A THOUSAND WORDS - Alex Waterhouse-Hayward's blog on pictures, plants, politics and whatever else is on his mind.


Saturday, February 28, 2009

Yesterday I found myself having a pleasant short walk (a very cold but clear evening) from my house to the Unity Church on Oak and 42 Street. I was going to a Early Music Vancouver concert featuring the Axelrod Quartet the resident Smithsonian Museum of American History chamber music quartet. The Axelrod is headed by our very own Marc Destrubé (Pacific Baroque Orchestra, Turning Point Ensemble and several more etcs!) on first violin. Marilyn McDonald played the second violin, James Dunham, viola and Kennth Slowik, violoncello.

Slowik explained in a charming pre-concert talk with slides and some piano-playing-show-and-tell. The music of the evening consisted of an early and a late Felix Mendelssohn Bartholdy ( 1809-1827) quartet for strings and the phenomenal and ever popular Octet for Strings in E-flat Major, Op. 20 (1825). Slowik pointed out that the connection of the evening’s concert to the mandate of Early Music Vancouver was twofold. The concert was being played in instruments more or less from or adapted to the time Mendelssohn’s music was first performed. Thus the sound would be pretty close to what the people of the time would have been used to. Then Slowik told us that Dunham’s viola had been built in the late 1500s!

But this blog is not about last night’s concert per se (even though I enjoyed it immensely), but about two people and the prints of Jack Shadbolt.

I had never been inside this church. There are no crosses that I could discern inside and instead of pews they had upholstered seating much like in a cinema. The only religious symbol I found was a print of a shepherd holding a sheep on altar right. The altar itself was bare except for many plants and the musicians’ chairs. On the side walls I noticed about 16 beautifully framed bold, multi-coloured Jack Shadbolt prints. I was so amazed that I questioned Dr. Stephen Drance, a lover of music who believes in donating money in order to listen to his preferences. “I don’t think it is out of the ordinary, after all this is the 21st century!” While Dr Drance is much older than I am, he is certainly the younger man.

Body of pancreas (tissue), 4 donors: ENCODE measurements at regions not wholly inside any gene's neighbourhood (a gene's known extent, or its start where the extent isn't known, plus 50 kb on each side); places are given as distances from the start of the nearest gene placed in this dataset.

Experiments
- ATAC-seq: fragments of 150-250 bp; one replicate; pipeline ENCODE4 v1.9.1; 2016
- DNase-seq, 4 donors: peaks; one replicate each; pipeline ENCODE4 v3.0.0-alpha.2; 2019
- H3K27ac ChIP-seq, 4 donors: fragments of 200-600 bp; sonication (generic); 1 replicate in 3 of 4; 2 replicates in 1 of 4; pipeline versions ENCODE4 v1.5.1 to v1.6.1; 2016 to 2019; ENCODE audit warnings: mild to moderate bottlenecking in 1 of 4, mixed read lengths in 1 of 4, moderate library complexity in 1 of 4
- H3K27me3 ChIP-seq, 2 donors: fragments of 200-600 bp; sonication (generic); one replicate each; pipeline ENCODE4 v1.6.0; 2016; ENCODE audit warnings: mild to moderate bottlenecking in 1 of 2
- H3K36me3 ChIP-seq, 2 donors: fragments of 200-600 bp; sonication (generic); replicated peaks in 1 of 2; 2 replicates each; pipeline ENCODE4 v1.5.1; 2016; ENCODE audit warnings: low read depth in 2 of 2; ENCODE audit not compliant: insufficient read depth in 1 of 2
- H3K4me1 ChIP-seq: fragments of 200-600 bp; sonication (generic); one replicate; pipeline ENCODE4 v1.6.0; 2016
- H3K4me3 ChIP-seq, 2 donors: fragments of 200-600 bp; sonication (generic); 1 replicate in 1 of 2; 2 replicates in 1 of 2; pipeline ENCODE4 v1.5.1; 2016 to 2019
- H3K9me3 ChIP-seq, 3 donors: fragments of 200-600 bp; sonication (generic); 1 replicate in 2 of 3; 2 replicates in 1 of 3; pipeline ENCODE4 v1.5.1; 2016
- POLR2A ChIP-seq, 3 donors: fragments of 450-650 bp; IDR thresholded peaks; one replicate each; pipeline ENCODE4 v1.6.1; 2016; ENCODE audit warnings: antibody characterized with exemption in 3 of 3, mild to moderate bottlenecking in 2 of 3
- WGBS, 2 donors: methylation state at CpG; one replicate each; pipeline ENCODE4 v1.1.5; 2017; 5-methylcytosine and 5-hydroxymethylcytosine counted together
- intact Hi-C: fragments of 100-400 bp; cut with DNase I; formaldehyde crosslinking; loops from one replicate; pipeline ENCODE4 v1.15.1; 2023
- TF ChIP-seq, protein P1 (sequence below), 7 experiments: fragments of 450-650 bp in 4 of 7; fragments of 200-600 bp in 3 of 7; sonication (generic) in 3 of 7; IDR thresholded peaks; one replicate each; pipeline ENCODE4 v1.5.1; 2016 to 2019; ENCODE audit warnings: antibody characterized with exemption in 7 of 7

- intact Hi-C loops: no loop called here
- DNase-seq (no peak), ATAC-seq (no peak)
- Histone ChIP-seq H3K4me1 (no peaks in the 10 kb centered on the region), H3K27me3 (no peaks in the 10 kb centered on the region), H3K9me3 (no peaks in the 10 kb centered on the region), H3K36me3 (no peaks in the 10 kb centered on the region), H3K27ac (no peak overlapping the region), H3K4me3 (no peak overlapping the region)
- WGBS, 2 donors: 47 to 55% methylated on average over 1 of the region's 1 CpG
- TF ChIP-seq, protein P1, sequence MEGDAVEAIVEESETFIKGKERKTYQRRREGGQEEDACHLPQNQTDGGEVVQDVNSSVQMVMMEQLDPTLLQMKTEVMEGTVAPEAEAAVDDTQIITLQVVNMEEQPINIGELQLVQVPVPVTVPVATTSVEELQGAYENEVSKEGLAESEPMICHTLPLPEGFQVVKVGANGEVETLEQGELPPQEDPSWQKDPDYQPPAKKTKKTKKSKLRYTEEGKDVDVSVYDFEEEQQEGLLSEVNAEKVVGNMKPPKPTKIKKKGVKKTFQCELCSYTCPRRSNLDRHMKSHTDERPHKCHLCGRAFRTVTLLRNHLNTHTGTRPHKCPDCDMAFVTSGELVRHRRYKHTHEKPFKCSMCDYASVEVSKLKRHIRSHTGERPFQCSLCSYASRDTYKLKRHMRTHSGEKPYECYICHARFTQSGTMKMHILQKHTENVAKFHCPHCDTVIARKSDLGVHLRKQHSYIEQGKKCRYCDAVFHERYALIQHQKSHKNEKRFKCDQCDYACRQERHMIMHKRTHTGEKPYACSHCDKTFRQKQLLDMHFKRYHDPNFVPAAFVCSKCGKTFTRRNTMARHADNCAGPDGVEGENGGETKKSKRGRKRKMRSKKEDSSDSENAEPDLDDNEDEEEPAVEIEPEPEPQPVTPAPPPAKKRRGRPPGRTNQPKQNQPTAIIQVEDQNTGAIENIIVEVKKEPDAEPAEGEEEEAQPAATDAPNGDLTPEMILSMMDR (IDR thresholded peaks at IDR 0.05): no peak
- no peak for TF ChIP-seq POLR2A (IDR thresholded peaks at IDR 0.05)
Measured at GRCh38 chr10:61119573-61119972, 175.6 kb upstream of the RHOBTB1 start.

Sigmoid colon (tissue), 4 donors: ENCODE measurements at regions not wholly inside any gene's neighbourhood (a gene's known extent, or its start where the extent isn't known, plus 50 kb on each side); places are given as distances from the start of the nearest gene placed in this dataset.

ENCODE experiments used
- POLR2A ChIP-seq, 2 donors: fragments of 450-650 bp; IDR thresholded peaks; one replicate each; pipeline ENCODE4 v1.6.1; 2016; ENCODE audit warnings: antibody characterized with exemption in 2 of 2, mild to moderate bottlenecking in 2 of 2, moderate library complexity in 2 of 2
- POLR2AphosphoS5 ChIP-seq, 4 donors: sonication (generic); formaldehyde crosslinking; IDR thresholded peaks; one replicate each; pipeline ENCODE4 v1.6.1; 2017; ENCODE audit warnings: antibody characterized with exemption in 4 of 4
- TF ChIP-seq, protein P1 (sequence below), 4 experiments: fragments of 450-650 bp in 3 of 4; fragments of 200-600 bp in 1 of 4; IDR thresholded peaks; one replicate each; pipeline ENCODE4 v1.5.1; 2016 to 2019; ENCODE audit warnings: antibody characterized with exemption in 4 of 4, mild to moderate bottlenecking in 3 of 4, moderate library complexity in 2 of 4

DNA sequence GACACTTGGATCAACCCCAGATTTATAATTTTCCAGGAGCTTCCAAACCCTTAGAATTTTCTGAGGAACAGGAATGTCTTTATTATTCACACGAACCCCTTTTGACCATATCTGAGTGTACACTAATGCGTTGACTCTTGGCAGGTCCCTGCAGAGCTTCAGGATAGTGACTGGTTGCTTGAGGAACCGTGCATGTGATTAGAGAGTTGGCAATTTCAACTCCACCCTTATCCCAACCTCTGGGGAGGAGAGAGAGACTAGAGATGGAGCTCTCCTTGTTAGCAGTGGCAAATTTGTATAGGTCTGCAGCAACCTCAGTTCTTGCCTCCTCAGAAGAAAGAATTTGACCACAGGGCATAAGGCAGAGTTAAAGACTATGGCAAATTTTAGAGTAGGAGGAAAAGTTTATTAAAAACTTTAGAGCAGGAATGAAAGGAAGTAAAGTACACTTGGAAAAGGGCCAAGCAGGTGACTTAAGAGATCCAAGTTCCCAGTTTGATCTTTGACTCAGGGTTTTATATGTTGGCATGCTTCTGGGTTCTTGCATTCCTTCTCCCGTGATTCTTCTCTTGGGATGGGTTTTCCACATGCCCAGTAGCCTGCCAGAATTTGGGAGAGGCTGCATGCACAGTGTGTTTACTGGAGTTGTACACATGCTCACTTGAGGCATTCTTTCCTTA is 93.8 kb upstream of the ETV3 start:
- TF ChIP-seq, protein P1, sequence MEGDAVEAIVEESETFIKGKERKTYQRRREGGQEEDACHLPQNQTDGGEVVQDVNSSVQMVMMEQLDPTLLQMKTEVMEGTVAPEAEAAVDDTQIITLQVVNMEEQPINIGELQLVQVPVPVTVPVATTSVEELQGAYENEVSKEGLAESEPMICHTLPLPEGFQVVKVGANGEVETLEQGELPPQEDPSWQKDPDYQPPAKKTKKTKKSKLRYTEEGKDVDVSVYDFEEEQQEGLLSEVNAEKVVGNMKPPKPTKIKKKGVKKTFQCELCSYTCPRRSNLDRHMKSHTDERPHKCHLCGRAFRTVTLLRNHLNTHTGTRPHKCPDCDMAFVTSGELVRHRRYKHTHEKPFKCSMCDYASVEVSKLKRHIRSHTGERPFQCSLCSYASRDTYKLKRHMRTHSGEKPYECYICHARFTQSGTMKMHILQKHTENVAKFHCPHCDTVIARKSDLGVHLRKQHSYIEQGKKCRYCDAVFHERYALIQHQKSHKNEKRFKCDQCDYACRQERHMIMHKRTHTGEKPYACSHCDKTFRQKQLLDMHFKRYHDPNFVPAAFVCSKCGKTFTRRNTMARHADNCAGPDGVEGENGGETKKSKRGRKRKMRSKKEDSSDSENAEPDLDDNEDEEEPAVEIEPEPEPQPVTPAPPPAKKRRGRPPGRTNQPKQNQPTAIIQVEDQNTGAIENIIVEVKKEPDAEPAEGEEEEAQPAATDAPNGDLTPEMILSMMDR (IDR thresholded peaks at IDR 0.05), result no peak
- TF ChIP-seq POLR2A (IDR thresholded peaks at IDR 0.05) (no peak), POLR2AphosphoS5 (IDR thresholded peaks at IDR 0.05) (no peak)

Whenever I go to theatre, dance, opera, ballet and concerts of all types I run into a short friendly French Canadian, Denis Bouvier. I affectionately have given him the nick name of Inspector Clouseau. Bouvier has been with Radio Canada since I first arrived in Vancouver in 1975. He is the “Réalisateur”of a two hour long afternoon radio program called Le pont des Arts. Imagine two hours full of cultural entertainment when the English side, of our local CBC Radio, perhaps features at the most 15 minutes per day!

I like the French word for producer Réalisateur because it is much like it is in Spanish realizador. It means to make true. This Radio Canada producer makes our wishes come true with an enthusiasm that is as palpable as his smile.

As I see that smile on Bouvier’s face I wonder what it is that Radio Canada knows about cultural coverage that seems to elude the English side where culture is placed at the bottom. As a CBC Radio producer told me with a promise to not use his/her name, “In Vancouver and especially in the interior its sports and labour problems.”